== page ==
The third instalment of BCYC Knowledge Exchange Collective (KEC), an interactive platform for members to share and discuss topics or trends in relation to Singapore and China, was held on 16 August 2020. BCYC member Ian Loh shared about his passion for banking and finance, as well as his work experience in Greater China, particularly his observations about the Fintech space.
Fintech in Greater China
Fintech is an emerging industry that taps on technology to improve financial activities. There are five main pillars in the Chinese Fintech industry – Robo-advisors, consumer lending, digital banks, Digital Currency Electronic Payment (DCEP), and Blockchain Service Network (BSN).
Robo-advisor limits human interaction by using algorithms to provide virtual financial advice or investment management services. Consumer lending leverages big data analytics for peer-to-peer lending. Digital banking services are offered by the three major players in Chinese Fintech sector (i.e. ‘Three Horses’) – Alibaba Group’s Ant Financial, Tencent Holdings’ We Bank, and Ping An Insurance’s One Connect. DCEP utilises distributed ledger technology to reduce the time taken for financial transactions and bolsters overall efficiency. BSN is an infrastructure project that will provide the inaugural public foundation for hosting blockchain applications such as tokenisation in a single cohesive system. This expedites trading, reduces costs, and boosts accessibility for Chinese citizens.
Ian illustrated the remarkable construction of a Chinese Fintech ecosystem with the Alibaba Group. Valued at US$150 billion, it is built upon its core business (Taobao and TMall) and synergised by its peripheral operations across the finance value chain ranging from consumer lending to insurance and wealth management. Alipay builds ‘trust’ for payments, Zhong An Insurance offers insurance for damaged products, Ant Fortune assists consumers with cash management, My Bank helps Small and Medium Enterprises with working capital management, and Ant Check Later boosts the spending power of consumers.
China is leading the way in its Fintech developments, especially in bitcoin and blockchain, of which the latter serves as a national strategy in expediting the payment system to promote better synchronisation and stock exchange.
China endeavours to implement digital currency electronic payments through a multi-tiered operation system. This pilot project involves the People’s Bank of China (PBOC), ‘Three Horses’, four state banks, and three key telecommunication enterprises. At the bottom tier, instead of ‘collateralisation’, the issuance of token averts potential disruption to money supply in the economy. By utilising the DCEP wallet and token access, this standardises the value of transactions vis-à-vis fiat deposits. The ease of circulation through contact points and eradication of Wi-Fi or web services for transactions contributes to the overall internationalisation of RMB. This is especially pertinent in the wake of the recent collapse of Wirecard as digital currency can enhance security and ensure greater transparency of transactions, thereby facilitating the PBOC’s regulation of the industry.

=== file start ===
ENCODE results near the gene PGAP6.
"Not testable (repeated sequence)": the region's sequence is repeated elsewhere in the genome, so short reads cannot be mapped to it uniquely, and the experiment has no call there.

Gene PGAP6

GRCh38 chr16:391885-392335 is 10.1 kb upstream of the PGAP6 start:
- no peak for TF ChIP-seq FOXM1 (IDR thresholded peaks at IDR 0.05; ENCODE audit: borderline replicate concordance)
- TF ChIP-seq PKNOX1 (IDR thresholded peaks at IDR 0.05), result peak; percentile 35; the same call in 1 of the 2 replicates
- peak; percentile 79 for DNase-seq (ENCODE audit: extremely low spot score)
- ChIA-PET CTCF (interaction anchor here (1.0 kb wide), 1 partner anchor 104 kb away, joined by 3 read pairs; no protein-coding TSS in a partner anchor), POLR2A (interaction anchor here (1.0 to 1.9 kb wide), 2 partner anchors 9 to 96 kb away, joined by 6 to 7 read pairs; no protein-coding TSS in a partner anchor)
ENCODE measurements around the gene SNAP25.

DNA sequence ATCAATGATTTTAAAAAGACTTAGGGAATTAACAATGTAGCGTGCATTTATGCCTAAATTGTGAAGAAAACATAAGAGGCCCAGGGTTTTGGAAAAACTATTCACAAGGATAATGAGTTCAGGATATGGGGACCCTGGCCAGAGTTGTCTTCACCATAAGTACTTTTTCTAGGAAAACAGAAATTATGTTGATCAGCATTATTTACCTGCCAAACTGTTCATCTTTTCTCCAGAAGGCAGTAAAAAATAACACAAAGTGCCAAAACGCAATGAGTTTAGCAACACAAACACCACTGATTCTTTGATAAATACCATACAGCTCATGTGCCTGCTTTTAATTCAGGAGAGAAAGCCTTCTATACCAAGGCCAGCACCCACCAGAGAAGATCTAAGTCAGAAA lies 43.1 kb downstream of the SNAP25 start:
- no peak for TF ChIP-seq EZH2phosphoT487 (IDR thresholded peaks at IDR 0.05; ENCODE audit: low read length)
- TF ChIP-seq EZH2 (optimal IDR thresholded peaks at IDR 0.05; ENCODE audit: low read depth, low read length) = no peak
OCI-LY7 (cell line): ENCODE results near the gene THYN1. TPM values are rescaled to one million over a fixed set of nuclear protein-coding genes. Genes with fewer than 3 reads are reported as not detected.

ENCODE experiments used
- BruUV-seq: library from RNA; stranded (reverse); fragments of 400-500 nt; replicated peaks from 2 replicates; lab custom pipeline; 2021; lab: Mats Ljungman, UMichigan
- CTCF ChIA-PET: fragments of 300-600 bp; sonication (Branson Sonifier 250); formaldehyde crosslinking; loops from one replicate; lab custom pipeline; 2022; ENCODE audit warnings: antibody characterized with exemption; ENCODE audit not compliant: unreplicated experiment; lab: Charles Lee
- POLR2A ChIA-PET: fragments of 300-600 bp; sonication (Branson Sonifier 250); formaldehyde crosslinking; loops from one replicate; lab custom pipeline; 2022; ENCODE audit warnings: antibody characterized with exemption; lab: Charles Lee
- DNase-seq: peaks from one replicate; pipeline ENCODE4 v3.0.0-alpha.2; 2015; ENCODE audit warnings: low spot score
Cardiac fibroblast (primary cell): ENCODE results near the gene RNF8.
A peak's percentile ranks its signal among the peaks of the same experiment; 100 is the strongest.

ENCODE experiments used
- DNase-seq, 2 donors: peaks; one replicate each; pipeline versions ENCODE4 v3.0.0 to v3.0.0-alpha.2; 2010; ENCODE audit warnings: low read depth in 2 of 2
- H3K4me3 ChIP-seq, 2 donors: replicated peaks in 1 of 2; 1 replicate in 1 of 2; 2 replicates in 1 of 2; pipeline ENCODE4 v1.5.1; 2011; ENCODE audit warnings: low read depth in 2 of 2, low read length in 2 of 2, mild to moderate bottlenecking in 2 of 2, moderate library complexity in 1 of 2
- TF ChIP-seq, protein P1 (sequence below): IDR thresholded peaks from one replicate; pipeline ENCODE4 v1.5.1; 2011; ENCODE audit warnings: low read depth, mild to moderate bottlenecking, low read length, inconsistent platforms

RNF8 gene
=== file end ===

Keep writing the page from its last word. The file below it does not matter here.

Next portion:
Perceived as a catalyst for the Fourth Industrial Revolution, the pandemic arguably reduces usage of fiat currency, and promotes higher adoption of contactless payment in China.
FinTech in Singapore
FinTech in Singapore has grown rapidly in the past few years. Investors, regulators and various FinTech companies have worked closely with each other to create a vibrant field for the FinTech industry in Singapore. Despite its small market size and relatively fragmented e-payments scene, according to SGX’s market updates on 17 July, Singapore has managed to establish itself as the ASEAN capital of Fintech and is estimated to be the base for over 40% of all Fintech companies in Southeast Asia, with more than 750 entities. Looking ahead, Singapore has long built its prosperity on presenting itself as a reliable Asian hub for international business. Whilst the city state has largely followed this same approach with regard to Fintech, it has also taken some bold regulatory decisions especially in blockchain and cryptocurrencies. As the Fintech market matures it seems likely that the boundaries of ‘finance’ and ‘technology’ will continue to blur and that Fintech will be increasingly integrated into existing businesses, creating new value chains and linking old and new industries. Singapore has positioned itself well to take advantage of these changes.
If you are passionate about learning more on FinTech or considering a career in the FinTech sector, you may wish to find out more from Singapore FinTech Festival, Fintech Singapore, Singapore Fintech Association and My Career Future.
About Business China Youth Chapter
Business China Youth Chapter (BCYC) is a voluntary group of youths that envisions to be the leading Singapore-based community that inspires youths to be China-savvy and facilitate their connections with China. Supported by Business China, BCYC has a vibrant calendar of activities which serve the needs of the BCYC community.
To join Business China Youth Chapter, please email firstname.lastname@example.org.
This article is contributed by Business China Youth Chapter Member Suzie Zhang.
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